Eye Movement Desensitization and Reprocessing (EMDR) for Addiction Treatment
Eye Movement Desensitization and Reprocessing (EMDR) therapy is when a person works to heal past trauma through visual stimulation. This form of therapy has shown to be effective in treating addiction as well as PTSD. In combination with other treatments, EMDR may reduce drug use and relapse rates.
Trauma is often a contributing factor to the development of drug or alcohol addiction. In fact, an estimated 45 percent of individuals with post-traumatic stress disorder (PTSD) will also suffer from a substance use disorder. Even individuals without PTSD who struggle from addiction often have some form of trauma in their pasts.
Because trauma is a significant risk factor for addiction, some addiction treatment centers use Eye Movement Desensitization and Reprocessing (EMDR) therapy to address this trauma. EMDR helps people cope with and heal from past trauma and may improve recovery rates.
What Is Eye Movement Desensitization and Reprocessing Therapy?
Eye Movement Desensitization and Reprocessing therapy is a form of psychotherapy that focuses on resolving the distressing emotions surrounding past trauma through visual stimulation. This type of therapy is based on the belief that a person’s eye movements are related to the way a traumatic memory is interpreted.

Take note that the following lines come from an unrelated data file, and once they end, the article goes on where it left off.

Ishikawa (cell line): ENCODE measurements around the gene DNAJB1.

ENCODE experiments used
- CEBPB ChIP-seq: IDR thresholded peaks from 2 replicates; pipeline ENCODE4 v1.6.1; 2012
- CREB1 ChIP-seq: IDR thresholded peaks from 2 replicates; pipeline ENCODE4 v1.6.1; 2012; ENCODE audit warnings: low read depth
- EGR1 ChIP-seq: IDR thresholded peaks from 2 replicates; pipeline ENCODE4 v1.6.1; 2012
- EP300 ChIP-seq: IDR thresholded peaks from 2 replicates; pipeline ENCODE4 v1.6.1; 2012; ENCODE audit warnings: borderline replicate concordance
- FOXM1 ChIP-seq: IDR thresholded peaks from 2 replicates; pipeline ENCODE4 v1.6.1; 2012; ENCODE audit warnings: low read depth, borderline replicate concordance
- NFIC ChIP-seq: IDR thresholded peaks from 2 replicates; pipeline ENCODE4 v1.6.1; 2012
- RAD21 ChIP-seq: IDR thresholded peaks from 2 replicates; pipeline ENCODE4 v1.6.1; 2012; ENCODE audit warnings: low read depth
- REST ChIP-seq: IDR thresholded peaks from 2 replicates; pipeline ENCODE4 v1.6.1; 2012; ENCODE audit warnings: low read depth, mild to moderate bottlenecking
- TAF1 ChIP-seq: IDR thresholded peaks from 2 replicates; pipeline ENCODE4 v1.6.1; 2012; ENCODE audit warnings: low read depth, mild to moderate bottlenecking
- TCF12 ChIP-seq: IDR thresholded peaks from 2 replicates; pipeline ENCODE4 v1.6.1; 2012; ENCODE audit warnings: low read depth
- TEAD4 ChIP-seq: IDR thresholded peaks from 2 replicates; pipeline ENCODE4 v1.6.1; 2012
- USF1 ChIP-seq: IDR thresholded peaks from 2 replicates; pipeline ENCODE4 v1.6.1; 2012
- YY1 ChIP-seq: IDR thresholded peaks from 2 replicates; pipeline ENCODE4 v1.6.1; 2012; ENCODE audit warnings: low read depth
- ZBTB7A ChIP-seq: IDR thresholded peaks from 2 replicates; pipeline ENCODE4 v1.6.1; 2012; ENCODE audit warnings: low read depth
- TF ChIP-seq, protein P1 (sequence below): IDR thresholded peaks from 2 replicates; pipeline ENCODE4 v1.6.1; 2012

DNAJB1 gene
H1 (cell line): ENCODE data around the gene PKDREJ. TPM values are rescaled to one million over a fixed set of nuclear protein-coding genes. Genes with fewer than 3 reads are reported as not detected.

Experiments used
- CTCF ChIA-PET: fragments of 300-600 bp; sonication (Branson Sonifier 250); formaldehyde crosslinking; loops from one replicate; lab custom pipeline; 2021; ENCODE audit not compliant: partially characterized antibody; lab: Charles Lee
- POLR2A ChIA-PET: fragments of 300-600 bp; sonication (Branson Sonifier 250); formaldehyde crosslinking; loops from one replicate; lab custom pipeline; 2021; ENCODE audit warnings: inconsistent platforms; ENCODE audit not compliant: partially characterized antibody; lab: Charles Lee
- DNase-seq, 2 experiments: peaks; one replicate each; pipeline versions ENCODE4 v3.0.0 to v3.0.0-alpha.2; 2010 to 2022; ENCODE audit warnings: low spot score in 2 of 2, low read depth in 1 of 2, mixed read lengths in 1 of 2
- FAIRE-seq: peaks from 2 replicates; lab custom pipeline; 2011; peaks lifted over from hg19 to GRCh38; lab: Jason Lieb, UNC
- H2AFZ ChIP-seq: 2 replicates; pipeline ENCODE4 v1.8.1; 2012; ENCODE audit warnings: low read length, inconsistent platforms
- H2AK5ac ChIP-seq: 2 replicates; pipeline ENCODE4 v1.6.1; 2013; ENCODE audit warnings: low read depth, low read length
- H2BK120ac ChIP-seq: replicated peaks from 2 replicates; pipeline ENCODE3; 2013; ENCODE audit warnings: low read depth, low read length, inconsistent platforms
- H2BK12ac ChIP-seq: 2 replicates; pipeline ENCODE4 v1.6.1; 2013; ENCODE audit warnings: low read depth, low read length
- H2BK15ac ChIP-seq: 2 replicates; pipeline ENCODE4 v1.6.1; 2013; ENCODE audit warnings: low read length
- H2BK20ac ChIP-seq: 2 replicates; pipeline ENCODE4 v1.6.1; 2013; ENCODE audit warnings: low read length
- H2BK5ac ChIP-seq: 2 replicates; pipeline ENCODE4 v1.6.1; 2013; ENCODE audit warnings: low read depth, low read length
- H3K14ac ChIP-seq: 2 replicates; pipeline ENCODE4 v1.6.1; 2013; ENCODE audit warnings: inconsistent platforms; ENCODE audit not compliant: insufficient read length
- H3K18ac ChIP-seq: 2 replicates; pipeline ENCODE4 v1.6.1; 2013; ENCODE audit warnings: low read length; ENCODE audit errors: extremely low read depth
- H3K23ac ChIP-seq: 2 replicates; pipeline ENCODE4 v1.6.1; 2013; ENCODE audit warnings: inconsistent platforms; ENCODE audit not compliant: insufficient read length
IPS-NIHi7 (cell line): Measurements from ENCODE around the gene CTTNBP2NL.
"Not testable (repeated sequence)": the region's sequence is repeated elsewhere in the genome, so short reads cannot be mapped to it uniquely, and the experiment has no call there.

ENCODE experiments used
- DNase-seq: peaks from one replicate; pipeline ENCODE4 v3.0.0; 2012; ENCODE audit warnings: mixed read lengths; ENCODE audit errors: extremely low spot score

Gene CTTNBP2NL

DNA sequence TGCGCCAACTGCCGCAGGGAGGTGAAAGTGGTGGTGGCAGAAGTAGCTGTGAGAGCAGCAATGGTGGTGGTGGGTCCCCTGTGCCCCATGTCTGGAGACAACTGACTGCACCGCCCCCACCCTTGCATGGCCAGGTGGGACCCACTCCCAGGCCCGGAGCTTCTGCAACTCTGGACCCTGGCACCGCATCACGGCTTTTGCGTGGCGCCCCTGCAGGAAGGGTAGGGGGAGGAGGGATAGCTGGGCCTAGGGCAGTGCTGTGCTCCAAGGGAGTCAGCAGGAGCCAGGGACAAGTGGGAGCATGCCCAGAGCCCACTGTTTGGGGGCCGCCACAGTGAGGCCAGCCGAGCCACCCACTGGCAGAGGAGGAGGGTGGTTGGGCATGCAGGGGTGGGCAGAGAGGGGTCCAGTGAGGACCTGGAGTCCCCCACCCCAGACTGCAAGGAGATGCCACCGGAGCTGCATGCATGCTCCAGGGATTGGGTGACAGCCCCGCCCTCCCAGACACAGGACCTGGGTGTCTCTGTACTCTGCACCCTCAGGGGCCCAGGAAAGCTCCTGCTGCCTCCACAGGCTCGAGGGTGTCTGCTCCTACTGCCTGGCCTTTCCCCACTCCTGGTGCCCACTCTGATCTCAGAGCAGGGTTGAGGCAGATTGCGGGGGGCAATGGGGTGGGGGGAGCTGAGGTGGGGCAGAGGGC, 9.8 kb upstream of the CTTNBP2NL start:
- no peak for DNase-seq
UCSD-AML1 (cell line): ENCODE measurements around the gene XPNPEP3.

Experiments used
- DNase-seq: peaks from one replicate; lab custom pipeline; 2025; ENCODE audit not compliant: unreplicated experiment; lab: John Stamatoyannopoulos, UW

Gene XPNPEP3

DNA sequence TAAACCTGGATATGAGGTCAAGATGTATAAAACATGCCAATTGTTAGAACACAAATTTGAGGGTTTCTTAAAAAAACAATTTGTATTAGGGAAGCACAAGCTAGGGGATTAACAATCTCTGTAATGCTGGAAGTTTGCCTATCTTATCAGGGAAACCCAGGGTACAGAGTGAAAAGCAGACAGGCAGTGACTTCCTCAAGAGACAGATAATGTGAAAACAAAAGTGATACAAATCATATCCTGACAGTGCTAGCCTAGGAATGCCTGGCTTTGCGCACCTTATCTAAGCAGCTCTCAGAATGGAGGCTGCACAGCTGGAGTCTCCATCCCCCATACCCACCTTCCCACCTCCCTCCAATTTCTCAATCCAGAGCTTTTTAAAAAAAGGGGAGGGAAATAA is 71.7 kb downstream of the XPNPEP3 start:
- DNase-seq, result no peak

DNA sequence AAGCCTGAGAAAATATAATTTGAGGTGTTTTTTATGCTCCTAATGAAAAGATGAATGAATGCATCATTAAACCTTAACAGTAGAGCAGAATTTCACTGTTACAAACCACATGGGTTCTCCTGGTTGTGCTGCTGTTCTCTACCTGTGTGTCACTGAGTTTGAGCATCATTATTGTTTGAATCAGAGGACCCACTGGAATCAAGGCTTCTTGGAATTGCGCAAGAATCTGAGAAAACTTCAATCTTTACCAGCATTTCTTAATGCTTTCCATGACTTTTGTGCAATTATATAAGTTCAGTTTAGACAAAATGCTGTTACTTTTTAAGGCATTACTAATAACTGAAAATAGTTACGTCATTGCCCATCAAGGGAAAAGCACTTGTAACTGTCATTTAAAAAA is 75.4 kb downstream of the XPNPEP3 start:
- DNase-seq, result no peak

EMDR was originally developed to treat PTSD and has done so very successfully. Over time, this therapy method proved to also be useful in helping people with substance use disorders as well as other mental health conditions like anxiety and depression.
Therapists who practice EMDR will have their patients recall traumatic memories while simultaneously stimulating the patients’ vision. This can help the person to reprocess how he or she recalls the memory in the future. By doing this, people can change the negative emotions surrounding past traumatic events.
How Does Eye Movement Desensitization and Reprocessing Therapy Work?
The primary goal of EMDR is to change the way the brain has stored a past traumatic memory. While no one knows exactly why EMDR is successful, there is evidence that this form of therapy successfully works in many cases of PTSD and other trauma-related conditions like an addiction.
There is no medication used in EMDR. However, some therapists may use the equipment during an EMDR session. While the exact way in which a therapist performs EMDR may vary from facility to facility, most treatment providers focus on eight major phases.
The phases of Eye Movement Desensitization and Reprocessing therapy include:
- Phase I — History And Background: During the initial phase of EMDR, the therapist will gather information about the patient’s history and background. The therapist and patient will work together to identify the specific traumatic memories that will be focused on. They will also decide on the goals the patient has for treatment.